'Kites' movie brings together 'Rush Hour' director and Bollywood
An Indian film company hopes to market the 'Kites' movie to American audiences by bringing together a beautiful Mexican actress, Bollywood's biggest hunk, and the director of 'Rush Hour.'
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Hollywood films often make about 30 percent of their total revenue domestically and 70 percent in tailored versions for international releases, he says.Skip to next paragraph
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"They [Hollywood] find out for every picture how they can optimize it in Spain, in Italy, in Korea," Mr. Lee says. "It began to be a turnstile and that kind of experience is going to happen here [in India]. And I think it's going to be more profound."
Need 'scientific' script writing
But the wall between Bollywood and Hollywood is high.
India is one of the few markets that Hollywood has failed to dominate, with only 4 percent market share here, according to a recent report (pdf) from KPMG financial advisory services. And even though the Indian film industry has produced 72,000 feature films, Bollywood hasn't yet had the international success it would also like, says Rajesh Jain, an author of the KPMG report.
"There needs to be a lot of better content based on scientific script writing," Mr. Jain says. The average Hollywood script takes about five years of writing and creative incubation, Mr. Lee says, while a Bollywood one is often under a year.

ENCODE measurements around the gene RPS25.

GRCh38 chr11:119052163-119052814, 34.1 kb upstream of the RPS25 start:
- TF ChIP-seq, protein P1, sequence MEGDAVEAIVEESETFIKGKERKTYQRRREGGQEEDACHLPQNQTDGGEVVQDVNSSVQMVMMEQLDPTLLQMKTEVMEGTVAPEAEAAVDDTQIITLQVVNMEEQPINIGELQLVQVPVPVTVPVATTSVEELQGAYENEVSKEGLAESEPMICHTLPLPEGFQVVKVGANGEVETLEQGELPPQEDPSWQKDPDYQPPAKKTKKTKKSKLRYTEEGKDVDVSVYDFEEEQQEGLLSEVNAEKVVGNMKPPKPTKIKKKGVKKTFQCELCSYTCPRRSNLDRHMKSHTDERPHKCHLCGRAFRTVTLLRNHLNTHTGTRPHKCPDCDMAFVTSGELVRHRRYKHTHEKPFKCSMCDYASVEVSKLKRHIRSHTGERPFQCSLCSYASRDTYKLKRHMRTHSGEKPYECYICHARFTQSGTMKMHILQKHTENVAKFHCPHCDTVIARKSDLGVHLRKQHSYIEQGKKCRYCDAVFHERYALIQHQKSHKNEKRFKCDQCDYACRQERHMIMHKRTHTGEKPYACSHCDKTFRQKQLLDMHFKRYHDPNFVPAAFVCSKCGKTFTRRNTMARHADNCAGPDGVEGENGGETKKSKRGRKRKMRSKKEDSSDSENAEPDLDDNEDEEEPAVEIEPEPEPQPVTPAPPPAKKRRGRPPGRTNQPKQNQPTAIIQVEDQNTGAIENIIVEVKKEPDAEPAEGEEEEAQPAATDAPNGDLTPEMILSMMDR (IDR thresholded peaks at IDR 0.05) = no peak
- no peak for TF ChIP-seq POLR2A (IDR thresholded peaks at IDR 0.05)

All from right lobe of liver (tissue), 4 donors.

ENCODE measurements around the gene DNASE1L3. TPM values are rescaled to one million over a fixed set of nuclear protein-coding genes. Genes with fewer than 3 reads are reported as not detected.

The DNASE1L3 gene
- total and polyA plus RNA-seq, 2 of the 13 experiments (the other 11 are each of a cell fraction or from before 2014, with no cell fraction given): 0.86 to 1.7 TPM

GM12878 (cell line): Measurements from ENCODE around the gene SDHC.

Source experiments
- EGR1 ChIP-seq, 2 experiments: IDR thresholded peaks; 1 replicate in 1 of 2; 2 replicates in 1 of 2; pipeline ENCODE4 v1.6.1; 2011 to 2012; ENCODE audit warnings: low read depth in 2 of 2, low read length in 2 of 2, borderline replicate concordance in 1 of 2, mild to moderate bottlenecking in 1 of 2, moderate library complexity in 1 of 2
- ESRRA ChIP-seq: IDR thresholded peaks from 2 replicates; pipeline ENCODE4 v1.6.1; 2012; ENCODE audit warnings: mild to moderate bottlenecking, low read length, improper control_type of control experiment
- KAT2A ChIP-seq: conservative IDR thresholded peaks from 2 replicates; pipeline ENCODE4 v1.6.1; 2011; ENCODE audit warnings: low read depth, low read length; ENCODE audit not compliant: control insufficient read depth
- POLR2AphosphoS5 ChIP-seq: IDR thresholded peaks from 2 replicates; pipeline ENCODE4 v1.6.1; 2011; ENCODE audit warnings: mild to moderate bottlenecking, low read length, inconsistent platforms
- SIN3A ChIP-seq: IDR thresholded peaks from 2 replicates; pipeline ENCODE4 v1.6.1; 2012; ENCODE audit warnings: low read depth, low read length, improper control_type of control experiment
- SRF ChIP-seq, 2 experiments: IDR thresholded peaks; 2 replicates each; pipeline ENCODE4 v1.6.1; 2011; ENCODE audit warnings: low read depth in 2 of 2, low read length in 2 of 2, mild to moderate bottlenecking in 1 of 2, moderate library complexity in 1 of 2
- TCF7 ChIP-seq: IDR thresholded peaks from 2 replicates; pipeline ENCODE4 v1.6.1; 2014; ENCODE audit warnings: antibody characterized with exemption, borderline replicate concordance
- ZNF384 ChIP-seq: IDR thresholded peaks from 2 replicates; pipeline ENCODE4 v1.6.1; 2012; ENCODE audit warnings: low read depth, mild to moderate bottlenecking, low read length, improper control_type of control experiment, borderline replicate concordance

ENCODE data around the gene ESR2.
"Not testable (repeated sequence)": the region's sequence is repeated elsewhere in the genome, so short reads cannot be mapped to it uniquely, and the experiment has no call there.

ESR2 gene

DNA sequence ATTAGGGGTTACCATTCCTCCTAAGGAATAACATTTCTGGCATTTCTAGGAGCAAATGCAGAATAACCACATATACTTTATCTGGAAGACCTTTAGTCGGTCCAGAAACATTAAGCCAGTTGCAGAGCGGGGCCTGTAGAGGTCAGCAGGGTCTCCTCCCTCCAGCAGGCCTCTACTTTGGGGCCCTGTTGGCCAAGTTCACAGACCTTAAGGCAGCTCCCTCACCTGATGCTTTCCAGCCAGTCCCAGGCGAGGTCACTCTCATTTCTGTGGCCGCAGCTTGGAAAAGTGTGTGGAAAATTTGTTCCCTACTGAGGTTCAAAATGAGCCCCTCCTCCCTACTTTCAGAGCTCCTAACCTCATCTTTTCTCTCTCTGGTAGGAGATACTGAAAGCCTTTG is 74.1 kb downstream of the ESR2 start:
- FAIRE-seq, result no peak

But movies like "Kites" and "My Name is Khan," which are filmed abroad and have international plot lines, have more chance of global success than the standard masala Bollywood dance and love story musicals that typify the industry.
Finding deeper niche abroad
Somnath Seth, a vice president and curriculum director at Whistling Woods, doubts that more common Bollywood films have a significant crack at crossing over.
"The way we tell our stories is entirely different than the way stories are told in the US," he says. While American movies fit into different genres, Mr. Seth says every Indian movie is expected to have it all – love, horror, action, singing, and dancing.
He suggests that even run-of-the-mill Bollywood movies could find a deeper niche with viewers abroad, even outside the India diaspora.
"I think that you'll have a niche market," he says, "the same that you have a niche market for French films."